Earnest Money Down (EMD) in a Real Estate Transaction - Explained!



Investing in your dream home is indeed an amazing feeling. However, doing so requires a whole lot of process beforehand. During this process, you might have heard about earnest money down. Are you wondering what it is and how it works?

When purchasing a new home, you are asked to submit various documents and an additional amount as a security deposit. This depends on the property you are going to purchase or can be discussed between the two parties.

To have a better know-how about it, keep reading this article till the end!

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What is Earnest Money Down?

Earnest money down is a term used to describe a down payment that you as a buyer have to pay for securing a property. The down payment is typically a percentage of the total purchase price. The buyer has to provide the down payment within a certain timeframe, usually within a few days. It ensures that you're serious about a property so that a seller can mark the property as "pending" or "under contract"..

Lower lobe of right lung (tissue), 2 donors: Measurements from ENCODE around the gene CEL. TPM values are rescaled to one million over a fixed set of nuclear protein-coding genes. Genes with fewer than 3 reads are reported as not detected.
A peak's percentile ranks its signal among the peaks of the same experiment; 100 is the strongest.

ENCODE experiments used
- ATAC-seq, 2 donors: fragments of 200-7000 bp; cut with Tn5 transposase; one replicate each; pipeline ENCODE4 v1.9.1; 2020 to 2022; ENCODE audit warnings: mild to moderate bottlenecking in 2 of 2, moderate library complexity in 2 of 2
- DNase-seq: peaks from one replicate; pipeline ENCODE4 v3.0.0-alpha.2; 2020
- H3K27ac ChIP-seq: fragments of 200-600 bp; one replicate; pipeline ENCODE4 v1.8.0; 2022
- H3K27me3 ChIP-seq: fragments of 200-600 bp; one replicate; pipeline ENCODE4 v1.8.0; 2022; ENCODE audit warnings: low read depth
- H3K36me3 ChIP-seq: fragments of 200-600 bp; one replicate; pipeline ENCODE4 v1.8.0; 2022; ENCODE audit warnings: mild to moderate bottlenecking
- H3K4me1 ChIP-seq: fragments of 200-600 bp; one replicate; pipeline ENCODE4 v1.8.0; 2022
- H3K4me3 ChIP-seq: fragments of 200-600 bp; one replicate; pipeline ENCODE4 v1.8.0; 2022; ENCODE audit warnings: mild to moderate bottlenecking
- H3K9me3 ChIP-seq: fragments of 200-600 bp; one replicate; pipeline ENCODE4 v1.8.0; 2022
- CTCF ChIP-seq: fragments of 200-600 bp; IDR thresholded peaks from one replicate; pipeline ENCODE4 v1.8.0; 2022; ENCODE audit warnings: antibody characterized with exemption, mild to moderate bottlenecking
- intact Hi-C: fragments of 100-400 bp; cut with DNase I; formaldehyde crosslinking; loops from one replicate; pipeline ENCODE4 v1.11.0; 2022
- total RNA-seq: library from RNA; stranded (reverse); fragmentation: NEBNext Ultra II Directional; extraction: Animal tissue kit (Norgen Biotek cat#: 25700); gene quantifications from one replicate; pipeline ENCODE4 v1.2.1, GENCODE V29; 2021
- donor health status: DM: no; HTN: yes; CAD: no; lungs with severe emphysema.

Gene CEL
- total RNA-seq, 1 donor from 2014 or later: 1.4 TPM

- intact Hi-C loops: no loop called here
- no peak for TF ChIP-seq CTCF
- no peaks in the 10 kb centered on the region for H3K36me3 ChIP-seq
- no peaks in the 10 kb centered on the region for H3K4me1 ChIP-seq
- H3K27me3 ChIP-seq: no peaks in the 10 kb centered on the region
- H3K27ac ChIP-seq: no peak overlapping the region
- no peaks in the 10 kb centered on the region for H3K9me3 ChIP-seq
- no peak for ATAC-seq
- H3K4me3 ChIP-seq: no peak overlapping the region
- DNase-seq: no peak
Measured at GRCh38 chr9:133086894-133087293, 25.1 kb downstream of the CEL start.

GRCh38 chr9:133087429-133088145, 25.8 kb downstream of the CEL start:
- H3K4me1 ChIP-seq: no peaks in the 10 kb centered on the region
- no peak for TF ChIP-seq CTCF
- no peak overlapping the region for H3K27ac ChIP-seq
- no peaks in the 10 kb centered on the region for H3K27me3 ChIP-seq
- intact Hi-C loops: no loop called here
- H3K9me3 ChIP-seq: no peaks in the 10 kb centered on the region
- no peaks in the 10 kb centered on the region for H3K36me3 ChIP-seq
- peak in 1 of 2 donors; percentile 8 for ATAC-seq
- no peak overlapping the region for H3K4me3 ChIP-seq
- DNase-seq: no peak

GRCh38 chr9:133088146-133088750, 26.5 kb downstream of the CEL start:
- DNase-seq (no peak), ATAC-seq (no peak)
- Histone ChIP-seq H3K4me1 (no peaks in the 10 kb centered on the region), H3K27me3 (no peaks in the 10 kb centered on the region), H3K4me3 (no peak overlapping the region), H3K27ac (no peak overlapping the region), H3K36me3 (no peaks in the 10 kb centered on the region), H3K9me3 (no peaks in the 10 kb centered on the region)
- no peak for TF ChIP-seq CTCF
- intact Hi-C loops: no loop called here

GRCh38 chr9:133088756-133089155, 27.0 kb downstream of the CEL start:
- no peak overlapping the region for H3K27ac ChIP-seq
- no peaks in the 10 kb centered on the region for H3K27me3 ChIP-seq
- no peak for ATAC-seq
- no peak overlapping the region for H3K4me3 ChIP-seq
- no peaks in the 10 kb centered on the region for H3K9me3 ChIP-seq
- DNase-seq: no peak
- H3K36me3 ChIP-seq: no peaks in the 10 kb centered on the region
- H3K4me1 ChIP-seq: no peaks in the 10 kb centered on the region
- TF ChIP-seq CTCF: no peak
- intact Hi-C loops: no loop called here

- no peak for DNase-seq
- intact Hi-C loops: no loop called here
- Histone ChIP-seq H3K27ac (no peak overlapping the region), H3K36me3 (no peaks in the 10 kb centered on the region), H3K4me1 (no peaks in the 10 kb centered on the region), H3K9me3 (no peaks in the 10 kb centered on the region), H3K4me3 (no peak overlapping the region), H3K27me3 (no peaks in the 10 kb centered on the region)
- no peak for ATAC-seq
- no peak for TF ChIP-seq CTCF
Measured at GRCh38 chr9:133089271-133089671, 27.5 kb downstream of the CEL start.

The good thing about this method is that it allows the buyer to put the house "on hold" until they get their home inspection and financing lined up.

Moreover, this makes you a serious buyer and that you are willing to make the purchase. The money is typically sent directly to a title company or real estate lawyer to be placed in an escrow account.


Example of Earnest Money

To clear the concept of earnest money further, let's have an example. Suppose Christian wants to purchase a home from Jose. Let's say the property is worth $500,000. Christian deposits $10,000 in earnest money to prove himself as a dedicated buyer. This makes it evident that Christian is serious about the property so that Jose can withdraw the listing from the MLS as active and change the status to pending or under contract.


What is Earnest Money Used for?

You might be wondering where the amount goes when it is deposited as EMD. Earnest money down is typically used to secure the property purchase. Earnest money is to assure the seller that the buyer intends to complete the sale.

Remember that earnest money down payment won't make a person owner of the property. However, the owner must remove the property or the house from the sales market during the evaluation process.


Right Amount of Earnest Money

Earnest money down payment can vary according to the property you want to purchase. Often, sales agents might ask to deposit around 1-3% of the total sale property price. Additionally, if the property is being purchased with cash, the earnest money can go up to 10% of the total sale property price.


How Can Earnest Money Down Payment Provide Protection?

Earnest money down payment can protect you as a buyer and the seller. Suppose you are a buyer and want to buy a house. In that case, EMD payment will make you stand out among other buyers.